Fans of F.T Island were definitely given something to be thankful for late in 2015. The pop/rock band’s enigmatic and multitalented lead singer, Lee Hong-ki, recently released his debut mini-album, FM302.
The trend in 2015 seems to be heavy experimentation with House, and its less melodic relative, Techno. FM302 goes the route of a more belligerent, club-ready composition with opening track “Let’s Seize the Day.” The track opens the album on a somewhat positive note. While the title suggests Hong-ki’s desire to grasp at every opportunity to better his life, the lyrics express the sentiments of a man in pain who’s searching for release from his burden:
Every night I’m looking for a place
A bottle to drink the pain away
Looking for things
I never knew
While I’ve always been on the fence regarding the genre, there’s no denying the catchiness of the beats and the infectiousness of the rhythms. A testament to just how much control Hong-ki has over his instrument, the music—which by its very nature is meant to be over-the-top—doesn’t at all swallow his voice. It’s your standard thumpa-thumpa, but it’s catchy enough to keep listeners invested.
Hong-ki follows up the crunch and pop of “Let’s Seize the Day” with an absolutely gorgeous ballad. Though lyrically it follows the same maudlin tropes of being lost in the throes of inextinguishable pain after a bad breakup, “Insensible” has a simple melody that allows room for Hong-ki’s voice to explode and expand. As ballads are meant to do, it highlights the vocals. There are few places to hide in a ballad, unless, of course, the composers were intent on the music overpowering the vocal. However, this is a perfect balance of sweeping composition and powerful vocals, the likes of which even erase the bad taste left in my mouth after the tracks that follow.
“Kings for a Day” was a bit disappointing both lyrically and musically. While I’ll never begrudge a song’s positive message, this song was just way too generic and uninteresting, disrupting the flow of an otherwise intriguing debut effort. “Be Your Doll” goes the route of typical K-pop, adding another musical dimension, but nothing much in terms of anything as interesting as what came before or what, thankfully, comes after it. Both songs do the job of adding upbeat pop in the middle of a more mellow album, which makes sense. No one really wants a dreary mini-album to represent their debut as a solo artist. However, it is rather unfortunate how generic sounding the pieces are in comparison to the more musically interesting Techno and inherently emotional balladry.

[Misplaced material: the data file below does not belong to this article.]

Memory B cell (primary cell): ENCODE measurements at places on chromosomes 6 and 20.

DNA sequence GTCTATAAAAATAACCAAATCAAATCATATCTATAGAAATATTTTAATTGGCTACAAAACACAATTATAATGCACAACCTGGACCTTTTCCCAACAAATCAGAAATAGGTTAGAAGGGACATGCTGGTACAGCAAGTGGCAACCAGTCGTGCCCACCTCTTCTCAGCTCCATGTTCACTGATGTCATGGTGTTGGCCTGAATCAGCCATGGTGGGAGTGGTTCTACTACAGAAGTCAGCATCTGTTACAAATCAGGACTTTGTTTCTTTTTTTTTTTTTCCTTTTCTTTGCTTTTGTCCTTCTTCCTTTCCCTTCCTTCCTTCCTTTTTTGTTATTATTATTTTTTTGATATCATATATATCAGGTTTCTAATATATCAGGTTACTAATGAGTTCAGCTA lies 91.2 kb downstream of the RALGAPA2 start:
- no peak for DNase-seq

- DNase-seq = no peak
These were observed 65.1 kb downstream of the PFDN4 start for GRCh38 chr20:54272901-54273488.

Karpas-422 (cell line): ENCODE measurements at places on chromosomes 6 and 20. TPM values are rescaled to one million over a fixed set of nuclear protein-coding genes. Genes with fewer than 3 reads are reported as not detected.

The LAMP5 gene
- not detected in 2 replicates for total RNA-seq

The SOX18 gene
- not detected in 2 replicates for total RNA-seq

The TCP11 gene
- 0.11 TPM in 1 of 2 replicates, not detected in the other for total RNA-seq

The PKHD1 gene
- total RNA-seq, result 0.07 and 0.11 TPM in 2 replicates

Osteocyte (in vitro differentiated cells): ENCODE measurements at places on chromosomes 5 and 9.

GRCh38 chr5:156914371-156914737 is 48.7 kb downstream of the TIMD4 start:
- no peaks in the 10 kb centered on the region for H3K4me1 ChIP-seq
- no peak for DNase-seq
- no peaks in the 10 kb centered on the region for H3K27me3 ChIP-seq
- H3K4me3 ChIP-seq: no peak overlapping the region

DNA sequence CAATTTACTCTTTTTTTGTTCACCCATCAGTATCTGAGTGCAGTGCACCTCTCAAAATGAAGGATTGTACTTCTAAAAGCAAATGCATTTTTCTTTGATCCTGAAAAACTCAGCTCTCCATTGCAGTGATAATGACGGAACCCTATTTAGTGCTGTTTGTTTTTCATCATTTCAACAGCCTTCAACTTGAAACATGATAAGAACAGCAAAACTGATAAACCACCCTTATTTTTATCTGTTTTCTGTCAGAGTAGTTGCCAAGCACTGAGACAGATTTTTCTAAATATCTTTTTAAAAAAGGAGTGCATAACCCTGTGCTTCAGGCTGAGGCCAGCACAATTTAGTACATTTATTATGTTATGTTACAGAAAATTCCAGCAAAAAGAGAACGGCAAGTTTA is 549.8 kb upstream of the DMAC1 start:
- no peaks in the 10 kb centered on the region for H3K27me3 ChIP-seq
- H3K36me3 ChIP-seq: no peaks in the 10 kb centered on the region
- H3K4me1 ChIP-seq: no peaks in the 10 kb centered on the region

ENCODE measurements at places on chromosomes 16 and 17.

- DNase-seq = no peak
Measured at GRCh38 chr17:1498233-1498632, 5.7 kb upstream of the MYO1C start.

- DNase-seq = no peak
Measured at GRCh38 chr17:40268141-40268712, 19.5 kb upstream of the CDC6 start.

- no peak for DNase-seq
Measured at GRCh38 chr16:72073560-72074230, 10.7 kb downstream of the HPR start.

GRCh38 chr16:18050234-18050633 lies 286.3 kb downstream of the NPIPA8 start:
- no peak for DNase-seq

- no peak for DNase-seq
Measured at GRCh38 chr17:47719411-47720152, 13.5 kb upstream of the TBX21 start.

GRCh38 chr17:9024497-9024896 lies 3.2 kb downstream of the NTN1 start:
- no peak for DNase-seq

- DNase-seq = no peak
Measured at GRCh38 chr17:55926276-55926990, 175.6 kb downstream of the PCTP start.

”LOL (Loudness of Love)” managed to bring FM302 back from the depths of mediocrity. It’s a flawless synth-driven electronic composition that meshes beautifully with Hong-ki’s guttural timbre. “LOL” follows our protagonist, who is going through a bout of loneliness where the only cure is to be closest to the one he loves, holding tight to a moment in time that will alleviate all his self-doubt and feelings of isolation:
I just wanna have tonight
Don’t worry just
Enjoy the ride, the ride
Oh, I feel alive with you
You make me high, so high
Stay right here with me closer
Touch me now
Let me show you how
The album ends with “In the Rain.” As with “Insensible,” we get a flourishing composition – complete with winds, drums, and heavy bode instruments – that perfectly captures the smokiness of Hong-ki’s high tenor. Though it does err more on the side of the OST ballad, as it seems most ballads do as a means to appeal to a wider audience, that doesn’t detract from its power and purpose. It is a bit unfortunate to close an album on such a generic ballad, but it does solidify the boldness of Hong-ki’s voice.
Lee Hong-ki is an exceptional vocalist. No one in their right mind could ever deny that. Be that as it may, as with many debuts, especially from artists venturing away from the comfort of a group, FM302 suffers from a lack of cohesion and focus. Though this variety seems to be the purpose of an album whose title suggests a radio station, it does leave one with the same dizzying sensation left by a station that plays any and everything as an attempt to reach the widest audience. Experimentation with electronic and Techno sandwiched with more typical K-pop/rock fare and heavy ballads with varied results and inconsistent quality. However, what it’s missing in direction, it more than makes up for in some of its composition and the enormity of Hong-ki’s talent. If nothing else, the F.T Island singer’s debut mini highlights just how powerful an instrument he has.